Fermentation is a metabolic process that converts sugar to acids, gases or alcohol. It occurs in yeast and bacteria.
There are many things that are fermented that you probably already love like wine, vinegar, kombucha, yogurt, cheese (many vegan cheeses are made with fermented nuts milks/purees), sauerkraut (while the shelf-stable sauerkraut that you get in jars or cans is made with vinegar brine, more and more stores offer wild fermented sauerkraut in the refrigerator section). and more!
Want to just buy some? Here are some brands of cultured nut cheeses to try:
The creamy base of these tacos is cultured cashew cheese.
Cultured Cashew Cheese
I want to reiterate here: ferment at your own risk! I am not an expert and this is just how I have made it several times and enjoy it. For more tried and true recipes from someone who IS an expert, I recommend the book Vegan Artisan Cheese by Miyoko Schinner which has lots of info and recipes on how to culture your own cheeses. You can also order Miyoko's cultured cheeses through her website or in some Whole Foods and health food stores (mostly in California).
Okay, so if you are still reading, I love your adventurous spirit, let's do this!
You'll need a high speed blender (or you can presoak your cashews overnight), a wide mouth mason jar with lid, and either a very thin kitchen napkin or paper towel. This needs to be made a couple days prior to eating.
1 cup raw cashews/cashew pieces (I like these in bulk for a good price)
1/2 cup water
1/4 cup unrefined coconut oil
1/2 tsp pink salt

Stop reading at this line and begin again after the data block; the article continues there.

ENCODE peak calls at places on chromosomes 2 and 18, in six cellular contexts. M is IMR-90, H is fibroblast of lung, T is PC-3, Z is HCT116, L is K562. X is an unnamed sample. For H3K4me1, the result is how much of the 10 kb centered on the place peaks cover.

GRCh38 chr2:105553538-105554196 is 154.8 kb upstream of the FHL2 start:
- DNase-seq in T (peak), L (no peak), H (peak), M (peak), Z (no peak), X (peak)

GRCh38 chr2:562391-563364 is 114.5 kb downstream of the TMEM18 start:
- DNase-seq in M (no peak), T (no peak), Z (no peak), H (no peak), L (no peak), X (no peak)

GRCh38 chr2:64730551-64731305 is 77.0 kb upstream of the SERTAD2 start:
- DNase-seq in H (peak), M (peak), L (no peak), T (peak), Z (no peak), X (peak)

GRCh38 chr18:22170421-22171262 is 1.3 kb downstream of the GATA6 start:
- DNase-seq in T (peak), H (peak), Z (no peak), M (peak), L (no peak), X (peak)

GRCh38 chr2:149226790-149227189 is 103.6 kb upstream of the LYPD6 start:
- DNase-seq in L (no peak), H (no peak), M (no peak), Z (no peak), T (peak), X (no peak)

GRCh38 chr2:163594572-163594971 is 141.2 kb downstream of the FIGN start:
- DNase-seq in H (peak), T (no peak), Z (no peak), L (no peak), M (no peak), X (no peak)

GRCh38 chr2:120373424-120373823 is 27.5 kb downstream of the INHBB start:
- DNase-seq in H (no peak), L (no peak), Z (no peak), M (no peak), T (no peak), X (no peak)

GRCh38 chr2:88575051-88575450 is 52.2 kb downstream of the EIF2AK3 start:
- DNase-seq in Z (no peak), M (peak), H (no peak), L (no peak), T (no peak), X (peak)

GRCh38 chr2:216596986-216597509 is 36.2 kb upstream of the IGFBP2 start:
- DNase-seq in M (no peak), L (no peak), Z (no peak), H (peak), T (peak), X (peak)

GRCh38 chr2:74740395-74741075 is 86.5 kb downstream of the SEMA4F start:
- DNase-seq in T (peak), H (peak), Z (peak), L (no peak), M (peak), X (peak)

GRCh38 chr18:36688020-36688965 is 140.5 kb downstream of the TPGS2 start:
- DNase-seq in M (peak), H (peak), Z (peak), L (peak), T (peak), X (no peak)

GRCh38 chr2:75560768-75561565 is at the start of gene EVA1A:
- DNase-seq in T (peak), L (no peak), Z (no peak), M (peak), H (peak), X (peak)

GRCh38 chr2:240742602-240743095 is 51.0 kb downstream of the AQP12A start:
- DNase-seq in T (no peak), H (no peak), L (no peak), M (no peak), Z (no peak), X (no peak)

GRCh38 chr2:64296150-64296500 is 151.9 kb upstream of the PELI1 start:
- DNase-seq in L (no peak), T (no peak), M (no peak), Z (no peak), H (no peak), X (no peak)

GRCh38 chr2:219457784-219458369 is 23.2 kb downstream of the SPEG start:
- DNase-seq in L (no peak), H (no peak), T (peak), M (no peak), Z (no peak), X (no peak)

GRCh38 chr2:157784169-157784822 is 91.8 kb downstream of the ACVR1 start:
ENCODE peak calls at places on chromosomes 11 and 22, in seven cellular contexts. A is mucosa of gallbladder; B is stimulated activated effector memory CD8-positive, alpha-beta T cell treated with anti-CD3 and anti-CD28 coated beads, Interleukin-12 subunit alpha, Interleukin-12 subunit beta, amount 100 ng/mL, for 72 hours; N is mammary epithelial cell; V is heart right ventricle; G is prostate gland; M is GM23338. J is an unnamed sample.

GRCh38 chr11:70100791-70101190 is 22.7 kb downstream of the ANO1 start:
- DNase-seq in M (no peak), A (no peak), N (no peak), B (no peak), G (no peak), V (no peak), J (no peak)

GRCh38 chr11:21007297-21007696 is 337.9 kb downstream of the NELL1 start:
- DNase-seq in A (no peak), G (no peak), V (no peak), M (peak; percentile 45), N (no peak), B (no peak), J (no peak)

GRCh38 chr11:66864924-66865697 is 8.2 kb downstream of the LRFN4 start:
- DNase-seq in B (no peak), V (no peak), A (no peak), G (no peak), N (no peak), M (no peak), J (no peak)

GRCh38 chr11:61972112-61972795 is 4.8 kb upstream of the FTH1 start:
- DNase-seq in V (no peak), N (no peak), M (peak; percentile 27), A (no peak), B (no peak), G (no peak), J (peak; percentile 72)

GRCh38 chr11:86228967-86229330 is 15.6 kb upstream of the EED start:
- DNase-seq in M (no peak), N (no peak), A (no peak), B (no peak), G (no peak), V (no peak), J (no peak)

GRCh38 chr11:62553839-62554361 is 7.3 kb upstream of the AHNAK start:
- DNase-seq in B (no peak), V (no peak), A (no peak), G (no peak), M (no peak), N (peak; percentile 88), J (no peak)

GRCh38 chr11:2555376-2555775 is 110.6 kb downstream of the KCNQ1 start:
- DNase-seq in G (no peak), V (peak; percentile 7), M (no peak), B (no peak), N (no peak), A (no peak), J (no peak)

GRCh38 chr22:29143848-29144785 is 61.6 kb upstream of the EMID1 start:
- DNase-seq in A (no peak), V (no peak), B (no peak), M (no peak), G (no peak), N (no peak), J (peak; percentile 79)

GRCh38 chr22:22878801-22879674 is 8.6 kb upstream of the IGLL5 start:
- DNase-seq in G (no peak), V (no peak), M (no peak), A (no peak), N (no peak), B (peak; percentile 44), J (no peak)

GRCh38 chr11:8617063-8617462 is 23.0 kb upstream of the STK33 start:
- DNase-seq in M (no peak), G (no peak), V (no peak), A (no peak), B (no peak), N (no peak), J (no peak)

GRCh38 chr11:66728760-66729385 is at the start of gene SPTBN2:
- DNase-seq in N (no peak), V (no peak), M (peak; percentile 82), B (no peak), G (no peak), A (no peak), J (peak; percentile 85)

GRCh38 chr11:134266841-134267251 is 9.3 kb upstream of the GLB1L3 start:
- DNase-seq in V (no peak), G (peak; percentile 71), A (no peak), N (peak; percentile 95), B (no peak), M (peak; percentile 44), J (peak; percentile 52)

1 tsp fermented cashew cheese (If you can get some, this will make for a really good starter, so if you order some from Miyokos or find some in the store, just save a bit to get the process going. It works without, but it sure helps. Some recipes call for using a probiotic capsule to start it, so you can try that instead. I've even used a little liquid from live sauerkraut as a starter and it worked well.)
Blend all ingredients until silky smooth. Like this. It's actually really good right at this point for a mild cream cheese, but I like to get it a bit funky, so I top it with a piece of paper towel or thin kitchen towel and the ring for the lid and set in a darkish corner of my kitchen counter. In 12-24 hours, little bubbles become visible, and that means it's ready to transfer to the refrigerator. You can also go by taste, but make sure to use a clean spoon and no double dipping! You don't want to introduce your mouth bacteria or any from your hands into your mixture. When it's got a nice tangy flavor, it's ready to move to the refrigerator and put the flat part of the lid in place instead of the paper towel or it will dry out. It's best to leave it overnight to solidify (this is where the coconut oil does it's magic. It becomes thick and creamy like cream cheese and I like it in place of vegan mayo on veggie burgers, tacos, in sandwiches, or on toast topped with avocado. When it warms up, it will melt back into that thick oozy goodness like when you first poured it from the blender, so be aware it will be messy if you use a lot. I like a thin layer for a flavor punch.
This is good to sit for a bit.
After 24 hours: perfect!
Flavor add ins:
As always- have fun! Use your imagination and see how it turns out!
I wrote a children's book, How Our Vegan Family Celebrates, to help vegans and vegan allies know how to include vegans in their celebrations and give affirmation to vegan kids who may feel alone. The book goes through holidays throughout the year and has a section at the back with parent tips!